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Traveller
03 Sep 11, 21:59
I visted the Vihara today, I've got to say that the English people there were predominantly middle class, there didn't seem to be many ex-homeless, former drug addicts there. Oh well I suppose I'm making in roads for the lower end of the social spectrum! Seriously, though, I think it takes a certain kind of mind to appreciate Buddhism in the west. Still I have a high IQ and I speak politely.

Bhante Amitha was a really kind and gentle man, I wish I could have had some time with him to ask him some questions and seek his counsel about my life. Next time I'll try and arrive a little early and see if I can get some time to talk to him. I struggled with the Pali chanting. The meditation was excellent, essentially it was the Mahasi method. I felt really calm and clear afterward.

At the end, the Bhante blessed me and tied a piece of white fibre around my wrist, I'm unsure of the significance of this, I would have liked to have asked but Bhante Amitha was busy and I really had to go and get my train.

Will I go again, definitely.

There is also a Zen Sangha here in Nottingham and I intend to visit, both Theravada and Zen interest me and I would like to see which suits me better.

Element
03 Sep 11, 23:27
At the end, the Bhante blessed me and tied a piece of white fibre around my wrist, I'm unsure of the significance of this...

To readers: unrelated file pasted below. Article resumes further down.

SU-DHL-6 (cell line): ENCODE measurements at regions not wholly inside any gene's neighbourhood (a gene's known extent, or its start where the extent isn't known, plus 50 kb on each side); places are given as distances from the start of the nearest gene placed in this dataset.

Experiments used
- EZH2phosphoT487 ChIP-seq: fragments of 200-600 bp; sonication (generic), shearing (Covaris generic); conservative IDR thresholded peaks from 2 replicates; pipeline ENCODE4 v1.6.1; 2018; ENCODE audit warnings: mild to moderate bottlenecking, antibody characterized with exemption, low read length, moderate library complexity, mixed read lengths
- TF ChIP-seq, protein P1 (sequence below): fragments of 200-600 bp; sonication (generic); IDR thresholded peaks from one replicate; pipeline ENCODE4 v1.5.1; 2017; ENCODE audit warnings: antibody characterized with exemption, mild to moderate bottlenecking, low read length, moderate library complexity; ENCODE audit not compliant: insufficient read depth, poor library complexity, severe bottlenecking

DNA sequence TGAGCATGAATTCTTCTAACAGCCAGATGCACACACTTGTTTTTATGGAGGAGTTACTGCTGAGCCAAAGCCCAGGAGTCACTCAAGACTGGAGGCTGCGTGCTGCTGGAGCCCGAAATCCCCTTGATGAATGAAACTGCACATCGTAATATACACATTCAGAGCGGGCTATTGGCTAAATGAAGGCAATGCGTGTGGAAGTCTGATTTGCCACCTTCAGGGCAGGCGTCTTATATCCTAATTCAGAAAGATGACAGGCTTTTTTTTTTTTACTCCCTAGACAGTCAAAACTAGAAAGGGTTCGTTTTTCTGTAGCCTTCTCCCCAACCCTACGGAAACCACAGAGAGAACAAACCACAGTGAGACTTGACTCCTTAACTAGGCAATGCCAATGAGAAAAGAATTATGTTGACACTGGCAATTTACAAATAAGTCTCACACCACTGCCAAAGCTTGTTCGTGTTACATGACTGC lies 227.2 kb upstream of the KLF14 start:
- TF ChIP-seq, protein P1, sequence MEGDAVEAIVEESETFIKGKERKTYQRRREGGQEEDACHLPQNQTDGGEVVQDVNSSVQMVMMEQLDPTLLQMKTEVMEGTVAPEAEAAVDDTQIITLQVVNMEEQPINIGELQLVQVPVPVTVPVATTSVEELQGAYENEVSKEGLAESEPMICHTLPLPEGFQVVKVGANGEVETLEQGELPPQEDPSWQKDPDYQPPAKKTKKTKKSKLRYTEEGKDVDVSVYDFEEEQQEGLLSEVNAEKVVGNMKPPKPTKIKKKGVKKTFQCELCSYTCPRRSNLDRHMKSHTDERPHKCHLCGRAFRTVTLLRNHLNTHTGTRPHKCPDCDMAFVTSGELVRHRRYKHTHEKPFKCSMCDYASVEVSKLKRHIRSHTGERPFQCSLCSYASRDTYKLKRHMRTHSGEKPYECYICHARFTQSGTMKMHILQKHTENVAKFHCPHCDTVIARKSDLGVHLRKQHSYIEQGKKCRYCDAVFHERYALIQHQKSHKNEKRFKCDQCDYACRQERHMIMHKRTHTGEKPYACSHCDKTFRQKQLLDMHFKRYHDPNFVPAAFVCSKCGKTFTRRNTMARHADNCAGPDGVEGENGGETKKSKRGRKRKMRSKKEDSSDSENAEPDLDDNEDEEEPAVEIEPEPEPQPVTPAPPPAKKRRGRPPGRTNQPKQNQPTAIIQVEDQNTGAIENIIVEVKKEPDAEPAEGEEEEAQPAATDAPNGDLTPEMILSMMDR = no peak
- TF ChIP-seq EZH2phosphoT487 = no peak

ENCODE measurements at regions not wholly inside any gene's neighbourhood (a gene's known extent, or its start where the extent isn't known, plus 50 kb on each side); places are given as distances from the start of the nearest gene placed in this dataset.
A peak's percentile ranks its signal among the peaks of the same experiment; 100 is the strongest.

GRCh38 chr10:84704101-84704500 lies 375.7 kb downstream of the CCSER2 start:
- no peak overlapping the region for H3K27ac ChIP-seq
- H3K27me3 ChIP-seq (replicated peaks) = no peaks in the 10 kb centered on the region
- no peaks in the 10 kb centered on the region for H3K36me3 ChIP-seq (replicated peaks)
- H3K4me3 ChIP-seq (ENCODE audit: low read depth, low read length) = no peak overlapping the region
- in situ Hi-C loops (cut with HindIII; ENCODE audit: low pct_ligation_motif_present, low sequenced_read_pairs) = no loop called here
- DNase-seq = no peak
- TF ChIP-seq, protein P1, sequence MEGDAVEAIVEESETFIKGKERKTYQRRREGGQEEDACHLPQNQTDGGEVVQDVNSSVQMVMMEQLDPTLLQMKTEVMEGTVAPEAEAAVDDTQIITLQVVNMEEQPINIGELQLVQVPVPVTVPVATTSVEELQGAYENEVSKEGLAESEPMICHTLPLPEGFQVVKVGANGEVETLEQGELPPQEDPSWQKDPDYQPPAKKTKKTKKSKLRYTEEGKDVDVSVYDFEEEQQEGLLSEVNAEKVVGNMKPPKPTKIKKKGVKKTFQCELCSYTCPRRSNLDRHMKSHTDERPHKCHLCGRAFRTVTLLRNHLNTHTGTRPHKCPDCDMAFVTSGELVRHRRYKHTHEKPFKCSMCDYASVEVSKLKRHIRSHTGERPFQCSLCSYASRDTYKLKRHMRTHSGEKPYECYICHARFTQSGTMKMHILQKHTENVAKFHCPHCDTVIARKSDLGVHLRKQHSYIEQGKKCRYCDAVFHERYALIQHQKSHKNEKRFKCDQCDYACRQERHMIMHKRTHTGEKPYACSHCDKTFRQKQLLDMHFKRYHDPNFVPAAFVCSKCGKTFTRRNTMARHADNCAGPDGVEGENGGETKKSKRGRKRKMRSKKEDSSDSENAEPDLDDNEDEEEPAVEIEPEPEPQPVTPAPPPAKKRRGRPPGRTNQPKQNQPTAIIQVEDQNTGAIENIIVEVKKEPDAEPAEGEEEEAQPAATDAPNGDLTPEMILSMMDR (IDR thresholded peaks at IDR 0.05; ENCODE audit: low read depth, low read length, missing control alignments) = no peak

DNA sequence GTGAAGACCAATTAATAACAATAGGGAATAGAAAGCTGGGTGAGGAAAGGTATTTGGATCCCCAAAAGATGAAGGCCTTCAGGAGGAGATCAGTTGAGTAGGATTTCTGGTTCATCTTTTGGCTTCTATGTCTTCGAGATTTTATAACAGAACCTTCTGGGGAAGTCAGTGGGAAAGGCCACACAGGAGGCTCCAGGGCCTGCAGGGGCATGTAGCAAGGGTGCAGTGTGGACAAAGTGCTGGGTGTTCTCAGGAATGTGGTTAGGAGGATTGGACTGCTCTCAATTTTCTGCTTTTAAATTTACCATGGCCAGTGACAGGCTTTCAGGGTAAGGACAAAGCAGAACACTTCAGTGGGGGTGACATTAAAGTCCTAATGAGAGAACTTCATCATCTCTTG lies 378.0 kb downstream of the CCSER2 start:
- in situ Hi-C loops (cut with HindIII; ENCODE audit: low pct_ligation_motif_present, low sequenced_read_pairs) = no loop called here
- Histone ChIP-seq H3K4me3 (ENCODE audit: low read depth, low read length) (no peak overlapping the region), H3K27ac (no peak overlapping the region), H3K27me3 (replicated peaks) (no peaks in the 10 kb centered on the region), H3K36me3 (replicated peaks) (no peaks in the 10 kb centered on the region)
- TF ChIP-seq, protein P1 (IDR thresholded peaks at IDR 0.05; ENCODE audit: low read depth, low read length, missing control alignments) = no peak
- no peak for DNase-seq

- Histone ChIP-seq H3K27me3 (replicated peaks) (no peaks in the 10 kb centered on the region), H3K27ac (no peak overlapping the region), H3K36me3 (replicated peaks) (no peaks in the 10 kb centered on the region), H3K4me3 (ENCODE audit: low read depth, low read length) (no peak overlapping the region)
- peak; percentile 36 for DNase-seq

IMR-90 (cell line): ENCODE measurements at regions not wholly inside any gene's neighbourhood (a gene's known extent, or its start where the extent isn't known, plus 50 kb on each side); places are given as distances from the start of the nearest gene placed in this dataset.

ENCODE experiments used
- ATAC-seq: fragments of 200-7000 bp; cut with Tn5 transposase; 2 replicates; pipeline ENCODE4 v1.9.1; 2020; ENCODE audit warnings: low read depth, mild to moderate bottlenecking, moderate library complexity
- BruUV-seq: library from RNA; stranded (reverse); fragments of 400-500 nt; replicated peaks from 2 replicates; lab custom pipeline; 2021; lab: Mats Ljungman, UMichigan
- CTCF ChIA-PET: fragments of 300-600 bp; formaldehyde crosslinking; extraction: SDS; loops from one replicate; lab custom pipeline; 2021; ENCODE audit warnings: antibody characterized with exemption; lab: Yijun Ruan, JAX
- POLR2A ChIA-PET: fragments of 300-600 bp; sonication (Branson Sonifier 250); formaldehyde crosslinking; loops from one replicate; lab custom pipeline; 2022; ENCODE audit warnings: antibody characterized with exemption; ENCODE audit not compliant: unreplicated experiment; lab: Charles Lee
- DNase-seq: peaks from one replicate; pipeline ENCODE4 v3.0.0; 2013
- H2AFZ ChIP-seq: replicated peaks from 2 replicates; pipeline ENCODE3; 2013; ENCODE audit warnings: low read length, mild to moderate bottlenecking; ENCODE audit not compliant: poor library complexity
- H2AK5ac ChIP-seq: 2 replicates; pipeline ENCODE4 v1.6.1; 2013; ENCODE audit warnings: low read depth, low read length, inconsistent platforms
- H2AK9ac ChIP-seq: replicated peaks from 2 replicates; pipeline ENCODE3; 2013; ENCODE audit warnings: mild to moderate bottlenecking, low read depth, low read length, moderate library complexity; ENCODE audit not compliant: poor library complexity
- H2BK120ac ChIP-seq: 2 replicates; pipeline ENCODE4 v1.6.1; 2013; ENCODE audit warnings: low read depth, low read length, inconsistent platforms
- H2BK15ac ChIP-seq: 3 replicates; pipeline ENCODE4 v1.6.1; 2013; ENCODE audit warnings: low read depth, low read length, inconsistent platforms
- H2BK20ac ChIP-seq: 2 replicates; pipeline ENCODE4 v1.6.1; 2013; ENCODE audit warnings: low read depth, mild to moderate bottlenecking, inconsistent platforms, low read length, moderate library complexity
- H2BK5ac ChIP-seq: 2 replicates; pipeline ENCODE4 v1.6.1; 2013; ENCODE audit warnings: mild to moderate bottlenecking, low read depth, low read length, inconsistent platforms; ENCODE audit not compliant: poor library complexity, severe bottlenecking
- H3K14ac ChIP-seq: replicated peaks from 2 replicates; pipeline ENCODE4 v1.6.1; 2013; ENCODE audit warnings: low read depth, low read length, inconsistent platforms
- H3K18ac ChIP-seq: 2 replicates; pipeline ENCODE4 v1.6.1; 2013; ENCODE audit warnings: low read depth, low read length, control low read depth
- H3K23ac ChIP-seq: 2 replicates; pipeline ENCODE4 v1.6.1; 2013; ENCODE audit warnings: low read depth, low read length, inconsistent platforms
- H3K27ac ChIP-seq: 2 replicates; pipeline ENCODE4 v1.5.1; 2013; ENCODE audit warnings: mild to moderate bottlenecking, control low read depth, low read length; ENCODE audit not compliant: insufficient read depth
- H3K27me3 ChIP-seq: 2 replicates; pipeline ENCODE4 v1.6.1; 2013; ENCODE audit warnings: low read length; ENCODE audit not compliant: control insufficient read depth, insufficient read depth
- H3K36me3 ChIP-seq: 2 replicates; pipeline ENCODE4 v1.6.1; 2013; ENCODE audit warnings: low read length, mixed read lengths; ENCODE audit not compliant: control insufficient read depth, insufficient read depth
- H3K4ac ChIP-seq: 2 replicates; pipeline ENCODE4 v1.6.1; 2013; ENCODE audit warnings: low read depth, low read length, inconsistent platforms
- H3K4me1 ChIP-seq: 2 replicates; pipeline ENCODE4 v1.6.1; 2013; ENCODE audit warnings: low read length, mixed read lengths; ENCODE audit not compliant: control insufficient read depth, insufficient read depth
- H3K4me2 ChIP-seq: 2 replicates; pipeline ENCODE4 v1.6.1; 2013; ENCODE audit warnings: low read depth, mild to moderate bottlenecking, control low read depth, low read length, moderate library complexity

hi L.T.

the string is probably a blessing and also probably an offering to you of connectedness & friendship

i am happy to hear you felt calm and clear afterward

meditation is usually more powerful when done in a Vihara

also, Bhante Amitha may be able to offer you some time to talk with him, including outside of the formal visiting days

simply contact the Vihara and ask

with his white string, Bhante Amitha has offered his compassion & friendship to you

kind regards

element ;D

Traveller
03 Sep 11, 23:45
Element

Thanks for the explanation, I think I'll e-mail Bhante Amitha and ask if I may have some of his time to speak to him. ;D

ngodngam
04 Sep 11, 00:53
At the end, the Bhante blessed me and tied a piece of white fibre around my wrist, I'm unsure of the significance of this.

The answer is depended on how we use it. For example,

- someone thinks that it is useless and just throws it away;

- someone uses it as a wristband for beautifulness;

- someone uses it to show other people that he/she went to vihara and such made him/her feeling good by being interesting or talked by others;

- someone uses it to feel that he/she is special from the others. The others did not go to Vihara but he/she did;

- someone uses it to feel good that Bhante gave it and was friendly to him/her;

- someone uses it as a supernatural thing which should protect him/her from bad things or evils;

- someone uses it as a supernatural thing which should support him/her to be successful or to recover from sickness;

- someone uses it to remind him/her how he/she likes Viahara and that he/she should go to Vihara again;

- someone uses it to remind him/her to think of the Buddha, the Dhamma and the Monks at everytime he/she saw it;

- someone uses it to remind him/her that he/she has to refrain from bad doings and should control and improve his/her morality;

- someone uses it to remind him/her that he/she should be clam and should not allow bad thinking or desire to concur his/her mind. He/she should improve his/her mindfulness;

- someone uses it to support his/her practice, e.g. at anytime he/she saw it, he/she feels that the wrist is part of body (like a wheel is part of a car), the body is not self, the wristband is not self;